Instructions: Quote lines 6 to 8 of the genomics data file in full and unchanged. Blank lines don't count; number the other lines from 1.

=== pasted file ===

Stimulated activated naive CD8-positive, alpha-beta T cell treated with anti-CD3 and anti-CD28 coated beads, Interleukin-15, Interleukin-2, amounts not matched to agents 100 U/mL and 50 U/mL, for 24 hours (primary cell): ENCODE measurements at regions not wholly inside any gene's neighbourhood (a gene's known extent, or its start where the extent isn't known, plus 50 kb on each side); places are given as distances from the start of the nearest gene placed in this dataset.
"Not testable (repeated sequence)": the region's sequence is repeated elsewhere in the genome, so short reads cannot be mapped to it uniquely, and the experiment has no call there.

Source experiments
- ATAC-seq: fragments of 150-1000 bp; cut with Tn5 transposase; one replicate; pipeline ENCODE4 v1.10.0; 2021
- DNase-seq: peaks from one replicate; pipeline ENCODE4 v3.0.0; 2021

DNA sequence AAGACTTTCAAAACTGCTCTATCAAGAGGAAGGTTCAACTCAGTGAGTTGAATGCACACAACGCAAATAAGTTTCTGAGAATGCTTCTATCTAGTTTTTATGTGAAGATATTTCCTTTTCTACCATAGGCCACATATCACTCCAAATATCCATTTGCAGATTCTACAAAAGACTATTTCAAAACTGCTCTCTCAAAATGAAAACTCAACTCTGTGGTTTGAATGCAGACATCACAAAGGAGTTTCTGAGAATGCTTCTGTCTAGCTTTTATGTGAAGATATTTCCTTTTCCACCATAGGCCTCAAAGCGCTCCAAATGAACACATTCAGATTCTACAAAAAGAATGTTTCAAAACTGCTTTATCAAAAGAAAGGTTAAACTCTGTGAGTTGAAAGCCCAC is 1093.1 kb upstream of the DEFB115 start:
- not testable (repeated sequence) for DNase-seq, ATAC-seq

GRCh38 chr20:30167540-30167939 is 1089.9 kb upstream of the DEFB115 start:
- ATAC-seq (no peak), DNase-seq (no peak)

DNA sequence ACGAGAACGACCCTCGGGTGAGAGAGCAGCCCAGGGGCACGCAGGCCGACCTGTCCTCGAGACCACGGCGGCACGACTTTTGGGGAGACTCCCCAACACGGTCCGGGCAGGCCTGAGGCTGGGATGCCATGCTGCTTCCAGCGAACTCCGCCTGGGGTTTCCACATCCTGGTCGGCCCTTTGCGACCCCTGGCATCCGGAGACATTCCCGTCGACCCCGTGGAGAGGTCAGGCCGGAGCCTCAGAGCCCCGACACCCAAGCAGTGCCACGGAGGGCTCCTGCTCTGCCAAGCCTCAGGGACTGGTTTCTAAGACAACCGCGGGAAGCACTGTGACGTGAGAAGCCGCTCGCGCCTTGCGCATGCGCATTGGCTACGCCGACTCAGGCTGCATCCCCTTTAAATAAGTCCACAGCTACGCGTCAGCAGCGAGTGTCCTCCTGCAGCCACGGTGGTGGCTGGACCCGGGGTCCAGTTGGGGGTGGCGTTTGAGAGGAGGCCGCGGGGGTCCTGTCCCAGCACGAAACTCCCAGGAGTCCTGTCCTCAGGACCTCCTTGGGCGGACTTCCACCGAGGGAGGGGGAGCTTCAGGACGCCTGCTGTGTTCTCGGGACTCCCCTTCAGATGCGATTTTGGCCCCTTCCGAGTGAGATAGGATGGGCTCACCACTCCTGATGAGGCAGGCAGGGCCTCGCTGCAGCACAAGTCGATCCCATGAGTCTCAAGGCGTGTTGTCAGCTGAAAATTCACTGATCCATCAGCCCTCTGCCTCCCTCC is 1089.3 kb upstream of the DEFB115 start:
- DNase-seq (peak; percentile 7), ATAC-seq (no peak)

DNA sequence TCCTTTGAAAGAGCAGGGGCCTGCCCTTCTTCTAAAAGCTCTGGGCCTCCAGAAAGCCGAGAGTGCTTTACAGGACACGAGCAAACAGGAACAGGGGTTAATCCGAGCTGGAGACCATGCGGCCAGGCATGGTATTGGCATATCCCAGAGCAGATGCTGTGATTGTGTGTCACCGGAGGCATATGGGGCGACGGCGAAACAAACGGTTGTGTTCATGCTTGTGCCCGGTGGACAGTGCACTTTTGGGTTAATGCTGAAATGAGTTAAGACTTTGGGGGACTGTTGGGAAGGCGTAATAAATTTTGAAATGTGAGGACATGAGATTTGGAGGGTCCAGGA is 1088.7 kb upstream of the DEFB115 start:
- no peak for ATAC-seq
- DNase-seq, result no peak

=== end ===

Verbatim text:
DNA sequence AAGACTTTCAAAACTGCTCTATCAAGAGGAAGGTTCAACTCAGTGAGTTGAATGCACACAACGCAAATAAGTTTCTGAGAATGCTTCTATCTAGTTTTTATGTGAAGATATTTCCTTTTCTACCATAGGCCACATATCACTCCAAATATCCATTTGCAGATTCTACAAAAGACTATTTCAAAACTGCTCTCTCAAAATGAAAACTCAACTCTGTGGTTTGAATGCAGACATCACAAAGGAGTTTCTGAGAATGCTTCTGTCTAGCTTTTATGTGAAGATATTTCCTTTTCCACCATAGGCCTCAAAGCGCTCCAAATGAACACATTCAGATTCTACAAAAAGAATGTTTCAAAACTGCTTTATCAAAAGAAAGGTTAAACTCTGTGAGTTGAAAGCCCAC is 1093.1 kb upstream of the DEFB115 start:
- not testable (repeated sequence) for DNase-seq, ATAC-seq

GRCh38 chr20:30167540-30167939 is 1089.9 kb upstream of the DEFB115 start: